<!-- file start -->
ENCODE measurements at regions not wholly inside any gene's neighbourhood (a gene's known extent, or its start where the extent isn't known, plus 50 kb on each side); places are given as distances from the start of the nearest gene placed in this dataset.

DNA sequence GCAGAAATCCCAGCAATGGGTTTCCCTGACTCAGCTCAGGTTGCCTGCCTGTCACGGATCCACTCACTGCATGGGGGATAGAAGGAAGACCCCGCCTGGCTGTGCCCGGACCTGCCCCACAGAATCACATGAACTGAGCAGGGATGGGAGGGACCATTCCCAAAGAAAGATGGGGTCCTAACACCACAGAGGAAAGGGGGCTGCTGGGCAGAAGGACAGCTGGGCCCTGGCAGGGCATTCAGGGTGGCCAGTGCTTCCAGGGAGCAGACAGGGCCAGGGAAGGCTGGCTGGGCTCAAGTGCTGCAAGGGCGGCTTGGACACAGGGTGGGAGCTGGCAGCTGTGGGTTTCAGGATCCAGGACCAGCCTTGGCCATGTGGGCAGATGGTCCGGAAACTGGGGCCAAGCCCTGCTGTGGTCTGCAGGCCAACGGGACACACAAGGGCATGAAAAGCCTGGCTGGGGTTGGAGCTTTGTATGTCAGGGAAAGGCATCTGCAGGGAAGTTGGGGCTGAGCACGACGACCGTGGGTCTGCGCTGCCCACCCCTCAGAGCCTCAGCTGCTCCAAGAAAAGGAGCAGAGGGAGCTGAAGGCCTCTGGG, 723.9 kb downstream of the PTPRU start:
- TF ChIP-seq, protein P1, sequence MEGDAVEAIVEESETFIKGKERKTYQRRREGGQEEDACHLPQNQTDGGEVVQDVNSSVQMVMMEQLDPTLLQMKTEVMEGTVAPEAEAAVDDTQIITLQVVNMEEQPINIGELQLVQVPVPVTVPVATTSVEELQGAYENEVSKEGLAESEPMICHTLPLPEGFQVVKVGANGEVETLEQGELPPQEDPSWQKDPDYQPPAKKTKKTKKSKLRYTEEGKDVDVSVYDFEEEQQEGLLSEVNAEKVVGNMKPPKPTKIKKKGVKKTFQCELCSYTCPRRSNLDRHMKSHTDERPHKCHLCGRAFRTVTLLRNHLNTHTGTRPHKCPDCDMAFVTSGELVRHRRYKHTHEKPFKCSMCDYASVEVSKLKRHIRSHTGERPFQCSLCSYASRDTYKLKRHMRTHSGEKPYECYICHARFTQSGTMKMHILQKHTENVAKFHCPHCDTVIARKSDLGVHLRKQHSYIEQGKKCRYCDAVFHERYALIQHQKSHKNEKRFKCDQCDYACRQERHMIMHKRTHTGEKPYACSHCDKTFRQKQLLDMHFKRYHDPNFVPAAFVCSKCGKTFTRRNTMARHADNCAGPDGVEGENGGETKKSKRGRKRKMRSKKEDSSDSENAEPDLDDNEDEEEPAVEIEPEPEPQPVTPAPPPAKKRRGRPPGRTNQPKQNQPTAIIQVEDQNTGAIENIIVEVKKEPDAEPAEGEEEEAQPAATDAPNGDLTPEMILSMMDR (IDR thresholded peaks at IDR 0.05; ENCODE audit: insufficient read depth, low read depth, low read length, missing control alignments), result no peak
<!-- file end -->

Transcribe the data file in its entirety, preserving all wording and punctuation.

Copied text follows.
ENCODE measurements at regions not wholly inside any gene's neighbourhood (a gene's known extent, or its start where the extent isn't known, plus 50 kb on each side); places are given as distances from the start of the nearest gene placed in this dataset.

DNA sequence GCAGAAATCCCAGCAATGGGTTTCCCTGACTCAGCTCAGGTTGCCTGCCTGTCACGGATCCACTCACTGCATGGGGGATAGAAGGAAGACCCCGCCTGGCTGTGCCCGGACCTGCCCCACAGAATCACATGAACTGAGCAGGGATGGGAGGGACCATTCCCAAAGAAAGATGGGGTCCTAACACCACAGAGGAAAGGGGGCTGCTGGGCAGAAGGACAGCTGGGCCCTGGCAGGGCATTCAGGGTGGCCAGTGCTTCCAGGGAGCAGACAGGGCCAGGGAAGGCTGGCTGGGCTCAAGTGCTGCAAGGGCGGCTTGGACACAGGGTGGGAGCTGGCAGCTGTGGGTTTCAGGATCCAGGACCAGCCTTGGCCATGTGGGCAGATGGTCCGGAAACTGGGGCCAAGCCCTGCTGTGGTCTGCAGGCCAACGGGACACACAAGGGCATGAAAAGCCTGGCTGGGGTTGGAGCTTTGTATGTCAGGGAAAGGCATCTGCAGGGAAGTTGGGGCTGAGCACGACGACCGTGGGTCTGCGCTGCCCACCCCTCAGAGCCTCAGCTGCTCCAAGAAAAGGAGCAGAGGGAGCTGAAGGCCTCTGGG, 723.9 kb downstream of the PTPRU start:
- TF ChIP-seq, protein P1, sequence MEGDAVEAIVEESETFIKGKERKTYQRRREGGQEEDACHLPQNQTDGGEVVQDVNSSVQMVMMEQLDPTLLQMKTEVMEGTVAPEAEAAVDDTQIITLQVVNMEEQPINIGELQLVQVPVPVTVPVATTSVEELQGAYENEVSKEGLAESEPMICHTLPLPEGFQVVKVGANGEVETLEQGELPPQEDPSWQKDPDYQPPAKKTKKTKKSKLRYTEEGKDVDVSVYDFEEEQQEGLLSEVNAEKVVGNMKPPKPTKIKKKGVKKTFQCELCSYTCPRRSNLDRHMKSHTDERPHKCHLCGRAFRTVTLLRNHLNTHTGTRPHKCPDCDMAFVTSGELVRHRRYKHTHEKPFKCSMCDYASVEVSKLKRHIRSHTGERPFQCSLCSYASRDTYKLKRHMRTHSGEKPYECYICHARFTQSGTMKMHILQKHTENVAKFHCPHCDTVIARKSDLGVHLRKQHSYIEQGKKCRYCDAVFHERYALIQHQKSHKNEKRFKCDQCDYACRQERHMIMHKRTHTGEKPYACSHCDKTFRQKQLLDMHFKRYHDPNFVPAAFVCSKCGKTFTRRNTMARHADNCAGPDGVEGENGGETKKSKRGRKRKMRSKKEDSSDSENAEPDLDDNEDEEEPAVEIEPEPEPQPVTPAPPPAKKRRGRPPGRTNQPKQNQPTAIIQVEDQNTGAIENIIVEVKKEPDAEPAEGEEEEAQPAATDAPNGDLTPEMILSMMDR (IDR thresholded peaks at IDR 0.05; ENCODE audit: insufficient read depth, low read depth, low read length, missing control alignments), result no peak